I once had the opportunity to work with a hero of the Vietnam War. His name was Gordon. That is what I called him. However, I learned that the friends he went to war with did not call him that. They called him “Bird Dog.”
My knowledge about dogs is very limited. I wondered if this nickname was a derogatory one. It doesn’t seem too flattering to me to be called a dog, no matter the breed. Maybe in Vietnam he didn’t bathe often and was smelly like a dog?
I later learned that he earned this nickname in Vietnam because he would often lead his unit through the jungles of Vietnam, just like a bird dog leads its owner when hunting. A bird dog is able to track things down and see things that humans often miss. Gordon was known to have a keen eye in spotting the enemy and booby traps set by them. His friends called him Bird Dog as a sign of great respect. They recognized that his bravery and abilities had saved many of their lives. The name also only had meaning for those who had served in combat with him. I never called him that. It would have no significance coming from my lips.
It seems to me that when we are given nicknames by those closest to us, such names are always positive ones. That is true even if those outside the group of intimate friends don’t understand the significance of the name. Even if a name seems to be negative to outsiders, a nickname given by friends expresses some kind of fondness towards the person who bears it.
It occurred to me recently that the inner circle of Jesus’ disciples was given nicknames. Peter’s name at birth was Simon. But when the Lord met him, He said he would be called Peter, which means “rock.” This is clearly a positive name, as he would become a rock the others could lean on. The Lord was indicating that He knew Peter would become a leader among His chosen disciples.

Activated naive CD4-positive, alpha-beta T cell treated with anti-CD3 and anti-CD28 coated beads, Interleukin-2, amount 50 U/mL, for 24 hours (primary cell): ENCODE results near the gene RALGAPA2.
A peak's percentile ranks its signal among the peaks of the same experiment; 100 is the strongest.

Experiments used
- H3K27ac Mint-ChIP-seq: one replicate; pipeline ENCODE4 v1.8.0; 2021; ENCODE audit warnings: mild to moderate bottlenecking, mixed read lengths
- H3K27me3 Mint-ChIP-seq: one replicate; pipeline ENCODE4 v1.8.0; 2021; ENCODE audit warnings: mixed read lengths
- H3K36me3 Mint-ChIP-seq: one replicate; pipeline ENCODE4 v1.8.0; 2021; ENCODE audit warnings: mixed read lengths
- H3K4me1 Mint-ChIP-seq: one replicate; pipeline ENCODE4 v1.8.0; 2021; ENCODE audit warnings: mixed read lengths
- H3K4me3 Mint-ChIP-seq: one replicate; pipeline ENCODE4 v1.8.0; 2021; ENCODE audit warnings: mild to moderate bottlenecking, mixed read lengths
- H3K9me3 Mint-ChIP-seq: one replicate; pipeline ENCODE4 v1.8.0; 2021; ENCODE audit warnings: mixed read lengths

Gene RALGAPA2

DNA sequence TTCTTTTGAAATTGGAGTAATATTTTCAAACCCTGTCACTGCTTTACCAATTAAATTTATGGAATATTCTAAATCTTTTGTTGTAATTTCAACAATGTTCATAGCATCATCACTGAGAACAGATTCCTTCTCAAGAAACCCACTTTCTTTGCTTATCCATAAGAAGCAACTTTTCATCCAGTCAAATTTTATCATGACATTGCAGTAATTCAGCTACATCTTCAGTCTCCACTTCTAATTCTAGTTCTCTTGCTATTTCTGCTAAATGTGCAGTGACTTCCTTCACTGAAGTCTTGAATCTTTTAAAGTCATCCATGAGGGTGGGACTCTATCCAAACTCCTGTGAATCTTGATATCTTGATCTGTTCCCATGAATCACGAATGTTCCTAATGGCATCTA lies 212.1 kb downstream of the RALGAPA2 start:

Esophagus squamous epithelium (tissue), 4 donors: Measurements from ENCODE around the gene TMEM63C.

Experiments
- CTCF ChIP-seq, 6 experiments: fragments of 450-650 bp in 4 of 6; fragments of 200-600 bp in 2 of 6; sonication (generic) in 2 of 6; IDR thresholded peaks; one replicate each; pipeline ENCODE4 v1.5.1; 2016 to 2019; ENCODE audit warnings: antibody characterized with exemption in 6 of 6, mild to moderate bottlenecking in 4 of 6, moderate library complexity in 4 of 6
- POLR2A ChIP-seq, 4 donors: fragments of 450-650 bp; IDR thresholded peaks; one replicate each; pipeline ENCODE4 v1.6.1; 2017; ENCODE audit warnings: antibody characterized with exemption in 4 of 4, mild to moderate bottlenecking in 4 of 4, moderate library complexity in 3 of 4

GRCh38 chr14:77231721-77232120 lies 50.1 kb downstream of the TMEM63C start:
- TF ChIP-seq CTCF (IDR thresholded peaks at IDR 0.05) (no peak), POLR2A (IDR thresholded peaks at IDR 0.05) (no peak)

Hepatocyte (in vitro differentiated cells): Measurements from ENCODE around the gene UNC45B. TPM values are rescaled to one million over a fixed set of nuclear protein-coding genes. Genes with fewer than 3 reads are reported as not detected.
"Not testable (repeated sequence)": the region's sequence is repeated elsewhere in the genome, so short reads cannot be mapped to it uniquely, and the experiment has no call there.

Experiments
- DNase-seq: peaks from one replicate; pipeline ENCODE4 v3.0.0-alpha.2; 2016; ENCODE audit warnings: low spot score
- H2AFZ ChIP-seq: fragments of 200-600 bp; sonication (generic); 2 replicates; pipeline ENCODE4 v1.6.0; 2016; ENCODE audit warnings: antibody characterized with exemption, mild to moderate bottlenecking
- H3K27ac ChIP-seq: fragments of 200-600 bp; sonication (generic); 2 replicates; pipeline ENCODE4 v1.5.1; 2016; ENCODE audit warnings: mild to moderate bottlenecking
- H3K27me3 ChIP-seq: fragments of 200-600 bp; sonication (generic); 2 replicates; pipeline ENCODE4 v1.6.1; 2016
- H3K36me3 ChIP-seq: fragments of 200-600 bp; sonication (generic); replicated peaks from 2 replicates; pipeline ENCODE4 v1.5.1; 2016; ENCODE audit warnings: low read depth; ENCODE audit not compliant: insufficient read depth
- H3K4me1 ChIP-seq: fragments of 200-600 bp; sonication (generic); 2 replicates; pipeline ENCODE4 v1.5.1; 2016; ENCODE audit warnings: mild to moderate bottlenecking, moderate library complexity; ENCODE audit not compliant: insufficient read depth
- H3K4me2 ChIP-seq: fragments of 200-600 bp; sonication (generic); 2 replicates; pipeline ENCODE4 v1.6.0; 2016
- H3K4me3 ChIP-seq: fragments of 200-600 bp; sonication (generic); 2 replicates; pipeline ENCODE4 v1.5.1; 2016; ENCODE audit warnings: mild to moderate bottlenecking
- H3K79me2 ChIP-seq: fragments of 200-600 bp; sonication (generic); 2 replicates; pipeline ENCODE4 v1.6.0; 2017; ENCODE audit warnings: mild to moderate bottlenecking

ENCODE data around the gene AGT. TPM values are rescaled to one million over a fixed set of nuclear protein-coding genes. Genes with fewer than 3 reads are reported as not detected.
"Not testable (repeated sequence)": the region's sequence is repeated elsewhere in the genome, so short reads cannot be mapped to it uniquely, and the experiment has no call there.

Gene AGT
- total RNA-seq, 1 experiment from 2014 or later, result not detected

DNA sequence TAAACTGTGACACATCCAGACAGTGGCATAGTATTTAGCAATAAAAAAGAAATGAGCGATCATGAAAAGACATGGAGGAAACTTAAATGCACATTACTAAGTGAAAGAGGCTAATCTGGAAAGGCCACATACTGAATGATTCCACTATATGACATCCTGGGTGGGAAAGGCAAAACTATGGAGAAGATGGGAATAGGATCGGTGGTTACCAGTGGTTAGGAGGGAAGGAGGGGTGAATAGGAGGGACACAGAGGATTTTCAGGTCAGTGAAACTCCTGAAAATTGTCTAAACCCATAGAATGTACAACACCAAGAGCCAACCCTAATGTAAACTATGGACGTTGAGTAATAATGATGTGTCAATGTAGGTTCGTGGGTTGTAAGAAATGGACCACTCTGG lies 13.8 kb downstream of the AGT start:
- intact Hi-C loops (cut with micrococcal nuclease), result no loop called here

The brothers James and John obtained the nickname “sons of thunder.” Some believe this is a negative designation because they were hot-tempered. However, given the nature of nicknames among close friends, it seems best to see it in another light. A more likely reason for the name is that these brothers were bold in proclaiming what they learned from the Lord. They were loud and fearless preachers. This certainly fits with their history. James became the first apostle to be martyred, no doubt because of the message he preached. John was exiled to a remote island for teaching the word of God.
Free Grace theology rightly promotes the doctrine of rewards in the coming kingdom of God. The NT is full of this teaching. These rewards will come in various forms. Some believers will be given authority over many cities. Some will be given different kinds of crowns. Even the clothes believers will wear will be determined by the rewards given to them by the Lord at the Judgment Seat of Christ.
One reward that has always fascinated me is the one where Jesus will give a nickname to those who have been faithful to Him (Rev 2:17). This name will be only for a very select group to use. Only the person receiving it and the Lord will know it. Nobody else will call the one who receives it by that name.